Critical win for farmers - Judge rules against stream-side buffers
for some agriculture
Port Angeles, WA- Agricultural uses that existed near streams and waterways in Clallam County before the state Growth Management Act was approved are exempt from the law, a judge ruled Tuesday.
Superior Court Judge George Wood sided with Clallam County in its challenge of the Growth Management Act Hearings Board, which had placed what are known as pre-existing agricultural uses under the purview of the law.
Without the ruling, longtime farmers and others would have had to move farther away from streams and other wetlands, giving up productive agricultural properties.
Wood's ruling exempts from the county critical areas ordinance agriculture uses that existed before the law's waterway buffer requirements were approved.
The judge also ruled for the county regarding the state Hearings Board's decision that prohibited "buffer averaging" variances along certain streams and waterways, said Bob Martin, county director of community development.
"The pre-existing agricultural exemption is appropriate with regard to the whole critical areas ordinance," Martin said, explaining the judge's decisions late Tuesday afternoon.
"You can't imagine what this would have done to existing agriculture."
Two environmental groups - Protect Peninsula's Future and the Washington Environmental Council - intervened three years ago in opposing the county's exemption of agriculture and the buffer variances.
Gerald Steel, a Seattle-based attorney and professional engineer who represents the groups, countered Martin's claim that provisions of the act are discriminatory to agricultural interests.
Eloise Kailin of Blyn, president of Protect Peninsula's Future, said Tuesday night that she had not seen the details of Wood's rulings.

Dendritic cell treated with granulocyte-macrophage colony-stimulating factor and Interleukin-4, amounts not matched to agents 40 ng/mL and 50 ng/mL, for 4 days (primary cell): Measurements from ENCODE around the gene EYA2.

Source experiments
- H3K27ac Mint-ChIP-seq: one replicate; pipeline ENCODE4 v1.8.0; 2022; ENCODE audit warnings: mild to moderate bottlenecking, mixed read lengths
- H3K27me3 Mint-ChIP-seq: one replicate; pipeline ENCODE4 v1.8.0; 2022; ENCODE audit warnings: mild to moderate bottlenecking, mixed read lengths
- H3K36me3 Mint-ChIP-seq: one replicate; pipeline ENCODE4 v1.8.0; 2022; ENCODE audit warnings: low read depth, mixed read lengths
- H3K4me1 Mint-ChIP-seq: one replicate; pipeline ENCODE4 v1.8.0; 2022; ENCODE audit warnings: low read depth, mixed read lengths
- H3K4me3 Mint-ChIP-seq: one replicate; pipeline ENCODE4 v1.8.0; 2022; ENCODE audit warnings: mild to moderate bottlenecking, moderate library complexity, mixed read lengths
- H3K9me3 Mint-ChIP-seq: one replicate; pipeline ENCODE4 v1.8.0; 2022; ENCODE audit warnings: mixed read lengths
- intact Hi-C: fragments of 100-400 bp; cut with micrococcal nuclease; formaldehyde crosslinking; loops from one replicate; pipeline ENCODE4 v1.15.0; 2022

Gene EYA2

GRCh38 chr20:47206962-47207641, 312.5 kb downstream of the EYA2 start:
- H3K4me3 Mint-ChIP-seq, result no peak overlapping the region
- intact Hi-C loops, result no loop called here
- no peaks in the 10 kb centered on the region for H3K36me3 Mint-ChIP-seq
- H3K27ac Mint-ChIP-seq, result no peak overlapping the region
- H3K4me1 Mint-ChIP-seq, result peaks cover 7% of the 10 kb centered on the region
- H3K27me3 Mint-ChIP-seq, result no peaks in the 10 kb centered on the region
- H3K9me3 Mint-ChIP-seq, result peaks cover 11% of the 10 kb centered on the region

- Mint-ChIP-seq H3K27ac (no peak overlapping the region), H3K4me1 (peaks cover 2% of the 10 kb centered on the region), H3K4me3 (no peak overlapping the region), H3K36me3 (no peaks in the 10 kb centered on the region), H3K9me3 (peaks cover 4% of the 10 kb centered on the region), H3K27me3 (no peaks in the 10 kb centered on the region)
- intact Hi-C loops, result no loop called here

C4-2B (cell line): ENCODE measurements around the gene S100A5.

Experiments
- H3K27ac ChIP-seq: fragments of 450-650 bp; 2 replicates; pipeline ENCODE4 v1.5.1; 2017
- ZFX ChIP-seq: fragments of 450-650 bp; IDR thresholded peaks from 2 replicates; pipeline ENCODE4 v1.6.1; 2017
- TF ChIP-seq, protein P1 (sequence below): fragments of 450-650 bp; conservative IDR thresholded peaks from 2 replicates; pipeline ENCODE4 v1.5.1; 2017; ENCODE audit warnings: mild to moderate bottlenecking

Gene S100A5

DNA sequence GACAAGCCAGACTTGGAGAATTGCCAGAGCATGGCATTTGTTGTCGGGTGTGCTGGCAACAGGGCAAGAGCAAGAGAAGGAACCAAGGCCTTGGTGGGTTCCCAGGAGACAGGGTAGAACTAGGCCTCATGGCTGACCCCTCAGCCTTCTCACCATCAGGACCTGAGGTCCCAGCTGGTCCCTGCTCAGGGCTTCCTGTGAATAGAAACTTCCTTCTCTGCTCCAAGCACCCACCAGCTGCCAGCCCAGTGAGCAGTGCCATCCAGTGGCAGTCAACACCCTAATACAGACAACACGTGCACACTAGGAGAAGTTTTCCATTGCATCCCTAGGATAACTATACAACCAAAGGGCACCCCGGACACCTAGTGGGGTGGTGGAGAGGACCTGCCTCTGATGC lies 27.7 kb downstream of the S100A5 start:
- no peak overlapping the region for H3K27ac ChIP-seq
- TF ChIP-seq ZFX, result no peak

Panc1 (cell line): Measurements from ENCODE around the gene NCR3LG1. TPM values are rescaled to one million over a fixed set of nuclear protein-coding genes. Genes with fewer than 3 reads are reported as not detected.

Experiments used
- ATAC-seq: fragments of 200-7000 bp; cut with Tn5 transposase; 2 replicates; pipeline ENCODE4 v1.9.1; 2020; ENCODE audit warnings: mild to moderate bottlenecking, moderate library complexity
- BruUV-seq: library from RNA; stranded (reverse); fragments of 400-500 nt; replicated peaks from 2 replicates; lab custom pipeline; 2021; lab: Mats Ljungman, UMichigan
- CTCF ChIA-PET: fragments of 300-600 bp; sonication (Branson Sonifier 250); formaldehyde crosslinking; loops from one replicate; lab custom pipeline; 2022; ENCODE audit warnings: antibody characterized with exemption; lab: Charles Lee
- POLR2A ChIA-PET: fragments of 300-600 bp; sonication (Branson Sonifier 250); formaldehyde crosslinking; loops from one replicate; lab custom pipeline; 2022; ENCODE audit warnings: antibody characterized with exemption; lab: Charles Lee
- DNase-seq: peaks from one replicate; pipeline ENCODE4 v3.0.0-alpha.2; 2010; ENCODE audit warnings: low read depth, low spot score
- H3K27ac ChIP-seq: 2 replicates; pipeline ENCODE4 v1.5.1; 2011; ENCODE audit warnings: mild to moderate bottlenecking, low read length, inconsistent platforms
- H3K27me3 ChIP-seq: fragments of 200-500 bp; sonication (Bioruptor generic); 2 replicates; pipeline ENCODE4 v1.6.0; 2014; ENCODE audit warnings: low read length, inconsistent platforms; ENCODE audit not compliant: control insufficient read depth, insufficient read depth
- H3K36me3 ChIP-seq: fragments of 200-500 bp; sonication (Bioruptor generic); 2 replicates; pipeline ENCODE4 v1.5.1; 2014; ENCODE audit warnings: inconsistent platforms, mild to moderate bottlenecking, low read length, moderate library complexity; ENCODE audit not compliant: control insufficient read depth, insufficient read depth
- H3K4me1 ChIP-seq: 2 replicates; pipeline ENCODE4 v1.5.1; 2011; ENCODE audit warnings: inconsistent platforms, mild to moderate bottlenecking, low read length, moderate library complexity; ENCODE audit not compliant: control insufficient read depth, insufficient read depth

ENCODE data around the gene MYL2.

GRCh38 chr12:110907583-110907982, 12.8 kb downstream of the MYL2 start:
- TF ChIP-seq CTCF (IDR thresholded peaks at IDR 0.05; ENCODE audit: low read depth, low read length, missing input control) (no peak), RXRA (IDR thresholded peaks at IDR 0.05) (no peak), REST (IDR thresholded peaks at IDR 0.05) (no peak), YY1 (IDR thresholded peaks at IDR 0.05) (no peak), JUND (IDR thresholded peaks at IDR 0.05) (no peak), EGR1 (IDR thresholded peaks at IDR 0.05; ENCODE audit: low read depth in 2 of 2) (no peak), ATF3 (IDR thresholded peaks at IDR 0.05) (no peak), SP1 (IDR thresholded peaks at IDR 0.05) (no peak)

Said Kailin: "We're just going to have to take a look at it and see if we will take any further action, if any at all."
The county had argued that the growth board erred in mandating pre-existing agricultural uses be brought into compliance with the Growth Management Act, saying that the act itself encouraged maintenance and enhancement of "natural resource based industries" and the conservation of productive agricultural land.
If farmers were forced to comply with 50-foot buffer provisions of the act, they would have to move farther away from the creeks and streams, Martin said.
Martin had called the decision singling out agriculture "discriminatory," noting farmers would also have to fence cattle out of certain areas.
Five issues considered
Court documents detailing Wood's decision on five growth management issues the county challenged were not immediately available Tuesday night.
The county filed a brief last year in Clallam County Superior Court challenging the two Western Washington Growth Management Hearings Board rulings.
The brief was part of the county's efforts to craft a critical areas ordinance acceptable to the hearings board that complies with provisions of the Growth Management Act of 1990.
The board in 2001 ordered the county to modify its ordinance governing development near streams, wetlands and slide areas, with issues dating to 1999.
The other, larger issue of contention, Martin said, is language adopted by the county to use "buffer averaging" variances in limited development situations along type 4 and type 5 streams.
Under the ordinance, streams are classified Type 1 through Type 5 with Type 1 waters the highest use areas for fish, wildlife and humans.
A Type 5 stream is defined as less than 2 feet wide and 500 feet long.
Under provisions of the act, streams and waterways defined as critical areas must have a minimum 50-foot buffer to protect their integrity, maintenance, function and structural stability.
The county allows for a buffer averaging variance for minor development that reduces this buffer to 25 feet, Martin said.
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